The Civilian Conservation Corps (CCC), established by President Franklin Delano Roosevelt in 1933, was one of many "New Deal" Programs created towards economic recovery from the Great Depression. The goal of the CCC was to create Conservation Jobs for the thousands of young men struggling with unemployment.
Employed in national forest and national and state parks, their world included landscaping, road work, building and trail construction, erosion control, and masonry. This nation-wide program, known as Roosevelt's "Tree Army," carried out the most effective large-scale environmental program in the nation's history.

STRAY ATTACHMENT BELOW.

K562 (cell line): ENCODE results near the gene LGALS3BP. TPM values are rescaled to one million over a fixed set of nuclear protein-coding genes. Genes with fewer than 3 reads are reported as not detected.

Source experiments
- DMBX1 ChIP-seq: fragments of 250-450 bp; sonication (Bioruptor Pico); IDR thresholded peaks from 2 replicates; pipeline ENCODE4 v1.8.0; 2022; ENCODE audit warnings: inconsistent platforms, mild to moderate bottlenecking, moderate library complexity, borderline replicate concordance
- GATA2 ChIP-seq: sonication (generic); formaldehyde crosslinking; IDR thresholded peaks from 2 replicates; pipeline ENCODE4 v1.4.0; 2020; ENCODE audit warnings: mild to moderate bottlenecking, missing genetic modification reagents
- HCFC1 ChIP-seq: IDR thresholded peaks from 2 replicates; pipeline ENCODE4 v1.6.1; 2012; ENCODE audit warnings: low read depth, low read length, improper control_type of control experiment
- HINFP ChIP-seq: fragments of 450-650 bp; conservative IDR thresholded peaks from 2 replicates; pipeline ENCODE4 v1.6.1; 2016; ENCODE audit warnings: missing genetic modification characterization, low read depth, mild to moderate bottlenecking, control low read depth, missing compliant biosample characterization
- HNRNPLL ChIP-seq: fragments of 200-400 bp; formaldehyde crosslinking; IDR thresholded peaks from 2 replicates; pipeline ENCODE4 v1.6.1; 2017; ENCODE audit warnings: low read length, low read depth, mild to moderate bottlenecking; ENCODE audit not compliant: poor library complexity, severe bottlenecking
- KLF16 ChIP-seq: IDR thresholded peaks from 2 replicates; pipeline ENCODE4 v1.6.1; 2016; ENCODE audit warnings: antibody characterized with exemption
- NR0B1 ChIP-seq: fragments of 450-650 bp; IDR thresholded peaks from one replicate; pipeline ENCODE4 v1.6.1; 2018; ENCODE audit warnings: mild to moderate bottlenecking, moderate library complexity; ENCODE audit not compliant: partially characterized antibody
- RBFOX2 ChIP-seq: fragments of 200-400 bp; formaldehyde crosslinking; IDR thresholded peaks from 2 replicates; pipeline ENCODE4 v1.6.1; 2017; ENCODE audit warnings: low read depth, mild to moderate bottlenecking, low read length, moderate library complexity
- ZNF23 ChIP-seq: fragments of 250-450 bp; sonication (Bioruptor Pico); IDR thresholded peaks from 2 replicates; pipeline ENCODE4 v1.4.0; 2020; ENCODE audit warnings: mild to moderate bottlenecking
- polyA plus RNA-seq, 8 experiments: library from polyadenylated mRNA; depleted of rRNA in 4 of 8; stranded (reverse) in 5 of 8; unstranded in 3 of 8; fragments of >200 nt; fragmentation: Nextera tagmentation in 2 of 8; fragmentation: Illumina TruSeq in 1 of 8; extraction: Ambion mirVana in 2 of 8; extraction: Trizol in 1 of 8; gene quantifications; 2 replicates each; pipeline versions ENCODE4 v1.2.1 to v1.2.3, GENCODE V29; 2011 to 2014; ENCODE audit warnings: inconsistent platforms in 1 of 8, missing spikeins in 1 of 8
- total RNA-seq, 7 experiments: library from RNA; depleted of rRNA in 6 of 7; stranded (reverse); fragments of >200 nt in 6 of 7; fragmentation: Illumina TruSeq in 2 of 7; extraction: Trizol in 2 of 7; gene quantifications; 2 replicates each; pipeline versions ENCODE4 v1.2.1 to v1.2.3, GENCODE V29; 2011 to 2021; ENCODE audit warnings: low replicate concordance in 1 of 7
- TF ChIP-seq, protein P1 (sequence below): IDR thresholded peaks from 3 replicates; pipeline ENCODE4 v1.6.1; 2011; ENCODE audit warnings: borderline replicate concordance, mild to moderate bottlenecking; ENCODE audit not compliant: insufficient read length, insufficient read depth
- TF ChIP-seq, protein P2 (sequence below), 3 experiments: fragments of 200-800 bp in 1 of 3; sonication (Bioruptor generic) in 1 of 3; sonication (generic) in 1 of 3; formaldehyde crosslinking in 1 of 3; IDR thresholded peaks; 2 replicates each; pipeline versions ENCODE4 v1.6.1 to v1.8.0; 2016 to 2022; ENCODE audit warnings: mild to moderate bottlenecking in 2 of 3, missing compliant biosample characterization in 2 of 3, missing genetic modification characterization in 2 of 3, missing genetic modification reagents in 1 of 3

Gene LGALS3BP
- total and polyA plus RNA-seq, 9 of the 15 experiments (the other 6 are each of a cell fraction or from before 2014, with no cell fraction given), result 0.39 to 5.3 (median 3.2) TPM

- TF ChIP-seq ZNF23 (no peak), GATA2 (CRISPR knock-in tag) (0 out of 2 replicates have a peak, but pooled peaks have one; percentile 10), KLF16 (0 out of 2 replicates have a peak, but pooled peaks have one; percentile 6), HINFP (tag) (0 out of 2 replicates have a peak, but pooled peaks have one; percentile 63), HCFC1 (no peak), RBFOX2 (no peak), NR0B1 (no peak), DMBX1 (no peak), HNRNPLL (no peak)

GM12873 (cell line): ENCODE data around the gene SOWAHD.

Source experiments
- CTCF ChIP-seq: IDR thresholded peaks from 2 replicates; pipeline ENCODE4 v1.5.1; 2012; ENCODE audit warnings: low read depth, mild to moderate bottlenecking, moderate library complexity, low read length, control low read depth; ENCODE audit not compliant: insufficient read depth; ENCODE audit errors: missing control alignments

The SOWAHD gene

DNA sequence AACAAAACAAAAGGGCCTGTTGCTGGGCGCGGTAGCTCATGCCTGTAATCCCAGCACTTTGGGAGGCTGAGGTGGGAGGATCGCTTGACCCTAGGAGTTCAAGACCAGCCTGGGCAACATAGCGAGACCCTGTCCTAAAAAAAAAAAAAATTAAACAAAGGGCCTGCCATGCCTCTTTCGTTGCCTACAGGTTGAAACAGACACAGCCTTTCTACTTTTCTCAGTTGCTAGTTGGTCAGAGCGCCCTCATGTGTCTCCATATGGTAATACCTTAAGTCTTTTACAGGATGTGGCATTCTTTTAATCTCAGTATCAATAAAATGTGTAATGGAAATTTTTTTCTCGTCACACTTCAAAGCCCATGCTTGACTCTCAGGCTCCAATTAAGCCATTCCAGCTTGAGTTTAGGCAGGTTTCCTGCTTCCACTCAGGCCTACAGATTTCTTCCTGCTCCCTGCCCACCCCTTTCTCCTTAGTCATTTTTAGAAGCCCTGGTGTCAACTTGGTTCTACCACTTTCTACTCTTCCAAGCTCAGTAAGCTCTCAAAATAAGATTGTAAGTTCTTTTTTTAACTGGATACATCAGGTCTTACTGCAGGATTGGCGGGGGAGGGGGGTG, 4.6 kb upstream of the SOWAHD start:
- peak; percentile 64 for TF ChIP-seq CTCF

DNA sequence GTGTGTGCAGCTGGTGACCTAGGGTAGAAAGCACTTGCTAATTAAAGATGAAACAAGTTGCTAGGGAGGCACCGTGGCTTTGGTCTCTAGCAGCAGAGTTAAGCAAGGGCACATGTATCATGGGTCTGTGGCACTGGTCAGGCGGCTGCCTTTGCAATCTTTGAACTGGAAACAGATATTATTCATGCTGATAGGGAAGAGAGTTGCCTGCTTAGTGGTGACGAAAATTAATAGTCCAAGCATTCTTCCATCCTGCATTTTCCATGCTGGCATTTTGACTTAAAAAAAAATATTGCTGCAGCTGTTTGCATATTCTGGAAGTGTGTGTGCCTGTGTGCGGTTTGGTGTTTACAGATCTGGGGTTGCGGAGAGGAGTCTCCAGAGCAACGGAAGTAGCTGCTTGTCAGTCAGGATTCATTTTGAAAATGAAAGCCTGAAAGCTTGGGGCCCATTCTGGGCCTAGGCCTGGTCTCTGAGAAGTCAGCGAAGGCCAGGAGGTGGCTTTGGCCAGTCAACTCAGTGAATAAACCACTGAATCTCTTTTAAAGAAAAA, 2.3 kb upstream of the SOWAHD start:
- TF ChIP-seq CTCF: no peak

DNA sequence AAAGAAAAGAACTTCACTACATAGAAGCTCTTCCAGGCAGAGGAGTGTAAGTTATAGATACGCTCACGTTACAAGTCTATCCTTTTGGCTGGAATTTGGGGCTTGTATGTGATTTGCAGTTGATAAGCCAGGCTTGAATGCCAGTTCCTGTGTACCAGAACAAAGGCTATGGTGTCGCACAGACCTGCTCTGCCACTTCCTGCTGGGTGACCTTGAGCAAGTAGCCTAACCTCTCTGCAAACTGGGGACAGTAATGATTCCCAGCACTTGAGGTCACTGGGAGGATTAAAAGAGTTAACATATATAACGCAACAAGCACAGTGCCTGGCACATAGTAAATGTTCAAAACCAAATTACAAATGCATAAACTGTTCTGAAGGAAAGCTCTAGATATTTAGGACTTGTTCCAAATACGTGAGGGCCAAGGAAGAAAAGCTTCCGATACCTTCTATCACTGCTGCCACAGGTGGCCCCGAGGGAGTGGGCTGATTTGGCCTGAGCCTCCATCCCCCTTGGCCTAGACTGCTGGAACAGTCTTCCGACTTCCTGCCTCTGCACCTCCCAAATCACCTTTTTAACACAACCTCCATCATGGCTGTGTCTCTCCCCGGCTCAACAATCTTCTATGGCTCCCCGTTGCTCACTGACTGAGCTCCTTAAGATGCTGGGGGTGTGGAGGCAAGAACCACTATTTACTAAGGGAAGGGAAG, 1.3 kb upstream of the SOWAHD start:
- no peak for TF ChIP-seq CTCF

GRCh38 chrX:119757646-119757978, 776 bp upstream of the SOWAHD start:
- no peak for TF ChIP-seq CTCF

The men of the largest CCC program on the Island of Hawai'i were stationed here from 1934-1942.
While working and living in the park, the "boys" successfully accomplished many great tasks. They established much of the park's early infrastructure, including roads, trails, and buildings. Examples of their masonry and construction work can be seen throughout the park, including a unique octagonal stone shelter at the top of Mauna Loa Road, and directional compasses at the top of Pu'u Huluhulu Trail and at the end of Hilina Pali Road. Other examples include trail construction and forest restoration work in the Kipukapulu and Kilauea Iki areas. In addition to learning skills that they would carry and use for lifetime - masonry, construction, electrical, plumbing, and landscaping - they were also proud and grateful to provide $25 a month to their families at home who were struggling with the effects of the Great Depression.